The ethereal, airy voice evokes a Bilinda Butcher moment in an identifiable swirl of surrealistic art-noise, only that Morris is very much a male vocalist in the lineup. Well, for sure this "Stereokineticspiraldreams" is intended for a beautiful confusion, fury on collision course with seductive drift, an androgynous gesture of sexual rush of sound. The Pagans is perhaps one of a kind in Singapore, the few dreamy shoe-gazers that actually work fine in the not so poetic settings on the Singaporean shores. The band members were widely renowned in the local scene as prima donnas, and some people unwittingly dropped a Suede comparison but these guys are our very own rock dandies, with a well baked Singaporean accent to boot.
This CD is the debut, and the very last we're ever going to hear from this unique Singaporean dream-meisters. The CD looks as impressive as the band itself. Packaged with lush plastic sleeves folded over the booklet, with drawn psychedelic symmetry, this is a perfect dream treatment for a perfect rock band. Such designs can easily make the most unforgiving listeners swoon to its sinful aesthetics. "Prog-Rock Space Opera" takes lead in the trip, cascading phenomenally extraterrestrial guitar sounds over an impossibly dense soundscape in the parade of anxious drum beats. The monumental bassline and the second guitar complemented the contorted leads, so much so that Kevin Shield's presence is felt. But hey, what we've got here is dear Morris, Edward, Rick and Edwin. Well, Morris losed himself in this blurry orchestra of sound and he never once oozed a drop of machismo, because he preferred tip-toeing through the clouds.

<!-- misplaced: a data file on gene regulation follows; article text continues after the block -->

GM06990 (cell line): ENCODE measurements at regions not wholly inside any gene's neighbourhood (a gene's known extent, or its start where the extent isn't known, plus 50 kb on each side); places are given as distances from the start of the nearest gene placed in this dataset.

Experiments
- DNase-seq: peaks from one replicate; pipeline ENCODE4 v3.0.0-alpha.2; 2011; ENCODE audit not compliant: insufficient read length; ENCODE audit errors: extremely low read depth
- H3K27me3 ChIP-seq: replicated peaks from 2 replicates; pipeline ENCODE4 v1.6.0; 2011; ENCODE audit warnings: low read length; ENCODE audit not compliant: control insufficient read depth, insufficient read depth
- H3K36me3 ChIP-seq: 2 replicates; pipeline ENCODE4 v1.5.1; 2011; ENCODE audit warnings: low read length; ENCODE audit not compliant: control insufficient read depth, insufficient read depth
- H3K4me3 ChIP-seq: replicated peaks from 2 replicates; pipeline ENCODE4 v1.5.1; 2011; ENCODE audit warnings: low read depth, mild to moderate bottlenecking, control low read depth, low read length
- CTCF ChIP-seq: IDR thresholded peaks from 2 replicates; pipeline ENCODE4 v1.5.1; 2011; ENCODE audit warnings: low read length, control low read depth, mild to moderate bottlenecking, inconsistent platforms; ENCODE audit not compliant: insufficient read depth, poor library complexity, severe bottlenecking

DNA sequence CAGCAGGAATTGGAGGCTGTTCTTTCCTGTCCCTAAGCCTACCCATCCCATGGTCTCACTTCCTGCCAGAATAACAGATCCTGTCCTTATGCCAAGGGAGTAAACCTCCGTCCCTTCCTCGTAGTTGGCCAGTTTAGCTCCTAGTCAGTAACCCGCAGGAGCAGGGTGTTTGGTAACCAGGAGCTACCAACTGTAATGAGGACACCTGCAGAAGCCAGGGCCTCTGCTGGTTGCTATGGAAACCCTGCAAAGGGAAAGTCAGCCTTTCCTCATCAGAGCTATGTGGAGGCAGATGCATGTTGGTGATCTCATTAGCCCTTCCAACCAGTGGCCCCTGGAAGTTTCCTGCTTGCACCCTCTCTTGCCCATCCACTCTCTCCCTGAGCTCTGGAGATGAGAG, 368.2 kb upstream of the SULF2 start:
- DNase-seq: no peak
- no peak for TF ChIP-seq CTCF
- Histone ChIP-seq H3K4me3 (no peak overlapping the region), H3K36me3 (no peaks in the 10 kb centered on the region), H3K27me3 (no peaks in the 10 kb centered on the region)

When "Sandy Crush", "?" and "TV Babe" (this one goes to Jacqueline Meishi Schatz? Where is she now?) comes along, more subdued rhythm takes form and licked through fragile melodies with a romantic echo. Almost elegant, glittering with angel dust, The Pagans succeeded in pushing the delicacy of the songs with a non foreboding crush, that is heavy nevertheless. They traversed the same Utopian realms as My Bloody Valentine, but played a different kind of heavenly pipe. The urgent rush in other songs like "DHL" and "Precious 7" ride the same titillating waves of other shoegazers like Ride, with showy drumfills hitting each climax in the pulses.
There are additional materials in the CD to please. The last few tracks are taken from their cassette EP titled "Hideaway" from '92 (or fondly dubbed the tortoise shell cassette). The music here is less sublime, holds a better clarity, and some of it is way cooler and slicker than the full length, especially in the weary torch song "Gone", a melancholic crestfallen pavement walk with a touch of the detached British cool in the dissonance of the melodies.
The Pagans was a band that lived a bigger than life presence, and were almost set poised to deliver paradise with their otherworldly symphony, but their presence are never to be felt in the radiowaves, or anywhere in a closed radar range. What a god-damned pity, because this band can serve detractors of Singapore music a listless shoe-gazing.
--sojourner at 5:55 AM
Monday, November 15, 2004